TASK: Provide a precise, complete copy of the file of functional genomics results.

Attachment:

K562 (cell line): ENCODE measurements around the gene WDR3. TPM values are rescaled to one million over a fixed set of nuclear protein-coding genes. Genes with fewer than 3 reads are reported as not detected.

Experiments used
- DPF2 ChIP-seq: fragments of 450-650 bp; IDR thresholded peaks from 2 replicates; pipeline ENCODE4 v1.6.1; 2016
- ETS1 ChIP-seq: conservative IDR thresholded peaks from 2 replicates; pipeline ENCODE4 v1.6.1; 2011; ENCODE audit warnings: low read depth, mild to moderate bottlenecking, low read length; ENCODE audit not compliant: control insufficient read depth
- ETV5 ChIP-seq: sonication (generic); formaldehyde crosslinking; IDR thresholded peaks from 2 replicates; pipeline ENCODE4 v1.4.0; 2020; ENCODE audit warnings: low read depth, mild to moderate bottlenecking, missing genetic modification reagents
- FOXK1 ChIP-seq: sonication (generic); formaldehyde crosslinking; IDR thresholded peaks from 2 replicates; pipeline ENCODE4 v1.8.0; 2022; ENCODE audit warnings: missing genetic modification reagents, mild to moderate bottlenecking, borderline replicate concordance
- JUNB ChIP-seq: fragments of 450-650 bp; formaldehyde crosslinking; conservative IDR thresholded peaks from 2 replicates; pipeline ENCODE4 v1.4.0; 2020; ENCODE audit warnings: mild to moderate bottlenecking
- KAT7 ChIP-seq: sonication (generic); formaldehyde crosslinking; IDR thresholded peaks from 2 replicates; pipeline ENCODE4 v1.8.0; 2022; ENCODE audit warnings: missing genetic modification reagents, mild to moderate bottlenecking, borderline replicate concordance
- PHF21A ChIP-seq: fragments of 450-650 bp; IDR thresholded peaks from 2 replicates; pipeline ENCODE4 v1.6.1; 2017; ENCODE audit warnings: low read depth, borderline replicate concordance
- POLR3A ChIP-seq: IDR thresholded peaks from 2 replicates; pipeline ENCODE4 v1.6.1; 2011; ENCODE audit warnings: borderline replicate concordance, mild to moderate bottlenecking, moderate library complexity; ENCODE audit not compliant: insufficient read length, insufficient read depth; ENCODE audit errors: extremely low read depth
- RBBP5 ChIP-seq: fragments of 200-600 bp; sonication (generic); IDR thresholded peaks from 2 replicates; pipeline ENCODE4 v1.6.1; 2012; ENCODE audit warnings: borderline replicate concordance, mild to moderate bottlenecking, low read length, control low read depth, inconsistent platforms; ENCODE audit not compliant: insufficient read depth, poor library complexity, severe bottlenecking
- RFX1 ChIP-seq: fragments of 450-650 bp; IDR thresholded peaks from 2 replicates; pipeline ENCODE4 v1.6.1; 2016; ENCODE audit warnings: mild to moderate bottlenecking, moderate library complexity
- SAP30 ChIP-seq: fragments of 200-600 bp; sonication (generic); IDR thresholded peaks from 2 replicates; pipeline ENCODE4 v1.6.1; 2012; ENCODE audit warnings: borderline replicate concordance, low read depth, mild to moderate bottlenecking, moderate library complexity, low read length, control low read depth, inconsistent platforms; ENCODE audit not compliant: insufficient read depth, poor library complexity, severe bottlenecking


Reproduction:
K562 (cell line): ENCODE measurements around the gene WDR3. TPM values are rescaled to one million over a fixed set of nuclear protein-coding genes. Genes with fewer than 3 reads are reported as not detected.

Experiments used
- DPF2 ChIP-seq: fragments of 450-650 bp; IDR thresholded peaks from 2 replicates; pipeline ENCODE4 v1.6.1; 2016
- ETS1 ChIP-seq: conservative IDR thresholded peaks from 2 replicates; pipeline ENCODE4 v1.6.1; 2011; ENCODE audit warnings: low read depth, mild to moderate bottlenecking, low read length; ENCODE audit not compliant: control insufficient read depth
- ETV5 ChIP-seq: sonication (generic); formaldehyde crosslinking; IDR thresholded peaks from 2 replicates; pipeline ENCODE4 v1.4.0; 2020; ENCODE audit warnings: low read depth, mild to moderate bottlenecking, missing genetic modification reagents
- FOXK1 ChIP-seq: sonication (generic); formaldehyde crosslinking; IDR thresholded peaks from 2 replicates; pipeline ENCODE4 v1.8.0; 2022; ENCODE audit warnings: missing genetic modification reagents, mild to moderate bottlenecking, borderline replicate concordance
- JUNB ChIP-seq: fragments of 450-650 bp; formaldehyde crosslinking; conservative IDR thresholded peaks from 2 replicates; pipeline ENCODE4 v1.4.0; 2020; ENCODE audit warnings: mild to moderate bottlenecking
- KAT7 ChIP-seq: sonication (generic); formaldehyde crosslinking; IDR thresholded peaks from 2 replicates; pipeline ENCODE4 v1.8.0; 2022; ENCODE audit warnings: missing genetic modification reagents, mild to moderate bottlenecking, borderline replicate concordance
- PHF21A ChIP-seq: fragments of 450-650 bp; IDR thresholded peaks from 2 replicates; pipeline ENCODE4 v1.6.1; 2017; ENCODE audit warnings: low read depth, borderline replicate concordance
- POLR3A ChIP-seq: IDR thresholded peaks from 2 replicates; pipeline ENCODE4 v1.6.1; 2011; ENCODE audit warnings: borderline replicate concordance, mild to moderate bottlenecking, moderate library complexity; ENCODE audit not compliant: insufficient read length, insufficient read depth; ENCODE audit errors: extremely low read depth
- RBBP5 ChIP-seq: fragments of 200-600 bp; sonication (generic); IDR thresholded peaks from 2 replicates; pipeline ENCODE4 v1.6.1; 2012; ENCODE audit warnings: borderline replicate concordance, mild to moderate bottlenecking, low read length, control low read depth, inconsistent platforms; ENCODE audit not compliant: insufficient read depth, poor library complexity, severe bottlenecking
- RFX1 ChIP-seq: fragments of 450-650 bp; IDR thresholded peaks from 2 replicates; pipeline ENCODE4 v1.6.1; 2016; ENCODE audit warnings: mild to moderate bottlenecking, moderate library complexity
- SAP30 ChIP-seq: fragments of 200-600 bp; sonication (generic); IDR thresholded peaks from 2 replicates; pipeline ENCODE4 v1.6.1; 2012; ENCODE audit warnings: borderline replicate concordance, low read depth, mild to moderate bottlenecking, moderate library complexity, low read length, control low read depth, inconsistent platforms; ENCODE audit not compliant: insufficient read depth, poor library complexity, severe bottlenecking